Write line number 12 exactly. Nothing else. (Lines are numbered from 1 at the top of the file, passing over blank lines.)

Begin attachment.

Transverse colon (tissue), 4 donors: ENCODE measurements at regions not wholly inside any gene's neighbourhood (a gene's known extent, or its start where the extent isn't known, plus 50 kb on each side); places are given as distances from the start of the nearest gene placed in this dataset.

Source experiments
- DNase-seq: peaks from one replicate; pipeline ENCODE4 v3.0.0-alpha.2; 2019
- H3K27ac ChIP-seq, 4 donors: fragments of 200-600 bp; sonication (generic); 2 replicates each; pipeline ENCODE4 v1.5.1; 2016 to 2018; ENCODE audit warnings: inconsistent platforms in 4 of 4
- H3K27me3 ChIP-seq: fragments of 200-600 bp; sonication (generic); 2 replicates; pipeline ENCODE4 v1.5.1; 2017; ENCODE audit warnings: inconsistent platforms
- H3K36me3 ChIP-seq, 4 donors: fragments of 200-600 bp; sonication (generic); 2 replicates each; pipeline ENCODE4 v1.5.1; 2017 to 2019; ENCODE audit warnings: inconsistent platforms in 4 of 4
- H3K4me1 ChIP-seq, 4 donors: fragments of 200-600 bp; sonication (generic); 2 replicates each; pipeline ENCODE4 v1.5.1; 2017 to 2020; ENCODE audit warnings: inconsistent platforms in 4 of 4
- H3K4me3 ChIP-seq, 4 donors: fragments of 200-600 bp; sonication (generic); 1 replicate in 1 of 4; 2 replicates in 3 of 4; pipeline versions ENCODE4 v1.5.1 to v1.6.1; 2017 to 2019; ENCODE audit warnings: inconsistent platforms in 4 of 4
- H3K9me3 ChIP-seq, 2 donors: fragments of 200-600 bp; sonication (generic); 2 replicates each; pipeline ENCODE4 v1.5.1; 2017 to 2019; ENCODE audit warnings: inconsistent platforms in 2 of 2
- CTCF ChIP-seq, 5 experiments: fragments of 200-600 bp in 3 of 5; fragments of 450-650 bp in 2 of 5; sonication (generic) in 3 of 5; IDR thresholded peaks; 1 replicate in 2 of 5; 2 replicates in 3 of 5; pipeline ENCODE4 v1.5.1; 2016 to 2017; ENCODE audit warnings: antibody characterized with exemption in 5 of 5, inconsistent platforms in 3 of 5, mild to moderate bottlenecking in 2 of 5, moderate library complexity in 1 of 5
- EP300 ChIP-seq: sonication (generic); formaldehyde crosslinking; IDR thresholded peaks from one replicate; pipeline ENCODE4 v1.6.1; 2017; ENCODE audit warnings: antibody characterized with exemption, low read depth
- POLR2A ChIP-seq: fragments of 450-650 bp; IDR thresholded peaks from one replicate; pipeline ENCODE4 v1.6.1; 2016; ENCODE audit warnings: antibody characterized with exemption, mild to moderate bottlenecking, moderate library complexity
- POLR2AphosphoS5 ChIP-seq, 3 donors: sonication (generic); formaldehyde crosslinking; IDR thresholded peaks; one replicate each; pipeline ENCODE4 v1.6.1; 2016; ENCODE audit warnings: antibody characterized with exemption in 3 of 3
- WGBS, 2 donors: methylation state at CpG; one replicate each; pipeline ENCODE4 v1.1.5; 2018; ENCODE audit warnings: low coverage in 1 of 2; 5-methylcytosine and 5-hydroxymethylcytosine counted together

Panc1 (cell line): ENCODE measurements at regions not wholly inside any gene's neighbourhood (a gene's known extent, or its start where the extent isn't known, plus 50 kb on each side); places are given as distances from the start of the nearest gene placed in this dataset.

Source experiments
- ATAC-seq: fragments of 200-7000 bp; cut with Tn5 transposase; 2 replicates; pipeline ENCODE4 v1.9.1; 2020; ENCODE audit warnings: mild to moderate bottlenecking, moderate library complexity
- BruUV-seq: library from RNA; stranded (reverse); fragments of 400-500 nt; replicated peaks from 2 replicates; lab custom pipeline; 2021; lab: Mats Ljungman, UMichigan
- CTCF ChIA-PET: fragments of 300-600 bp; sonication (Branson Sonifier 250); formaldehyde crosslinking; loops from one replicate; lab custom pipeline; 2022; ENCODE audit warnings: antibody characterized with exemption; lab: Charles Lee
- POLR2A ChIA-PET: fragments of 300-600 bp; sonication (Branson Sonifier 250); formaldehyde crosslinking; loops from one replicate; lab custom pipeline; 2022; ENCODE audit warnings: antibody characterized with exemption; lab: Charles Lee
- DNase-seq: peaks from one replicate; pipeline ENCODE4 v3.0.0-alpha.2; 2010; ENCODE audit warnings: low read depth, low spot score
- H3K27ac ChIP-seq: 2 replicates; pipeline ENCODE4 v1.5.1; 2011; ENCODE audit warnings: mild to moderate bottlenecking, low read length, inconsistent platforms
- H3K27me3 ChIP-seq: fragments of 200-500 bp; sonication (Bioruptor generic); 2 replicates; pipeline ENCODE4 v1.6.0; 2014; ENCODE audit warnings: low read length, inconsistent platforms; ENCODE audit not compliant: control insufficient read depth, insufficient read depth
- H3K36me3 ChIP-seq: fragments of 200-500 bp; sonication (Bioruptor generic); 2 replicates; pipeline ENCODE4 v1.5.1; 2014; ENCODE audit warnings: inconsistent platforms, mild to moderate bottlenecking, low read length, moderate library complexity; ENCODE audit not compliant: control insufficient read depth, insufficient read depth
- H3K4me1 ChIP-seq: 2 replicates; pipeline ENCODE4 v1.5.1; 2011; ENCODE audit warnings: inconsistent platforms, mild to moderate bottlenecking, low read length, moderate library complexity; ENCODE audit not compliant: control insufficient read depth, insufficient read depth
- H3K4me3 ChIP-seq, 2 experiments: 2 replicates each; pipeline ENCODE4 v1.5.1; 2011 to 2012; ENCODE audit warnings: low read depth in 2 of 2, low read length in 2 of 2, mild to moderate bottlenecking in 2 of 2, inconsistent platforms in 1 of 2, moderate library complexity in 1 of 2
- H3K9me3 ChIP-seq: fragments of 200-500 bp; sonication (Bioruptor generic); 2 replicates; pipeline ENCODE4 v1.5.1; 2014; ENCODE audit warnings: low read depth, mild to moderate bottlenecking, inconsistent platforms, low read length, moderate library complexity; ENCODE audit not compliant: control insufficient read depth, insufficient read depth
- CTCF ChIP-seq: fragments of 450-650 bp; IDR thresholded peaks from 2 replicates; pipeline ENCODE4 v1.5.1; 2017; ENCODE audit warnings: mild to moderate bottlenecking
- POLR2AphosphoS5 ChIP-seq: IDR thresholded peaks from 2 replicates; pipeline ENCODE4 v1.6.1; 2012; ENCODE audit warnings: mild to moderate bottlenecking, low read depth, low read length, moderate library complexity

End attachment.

- POLR2A ChIP-seq: fragments of 450-650 bp; IDR thresholded peaks from one replicate; pipeline ENCODE4 v1.6.1; 2016; ENCODE audit warnings: antibody characterized with exemption, mild to moderate bottlenecking, moderate library complexity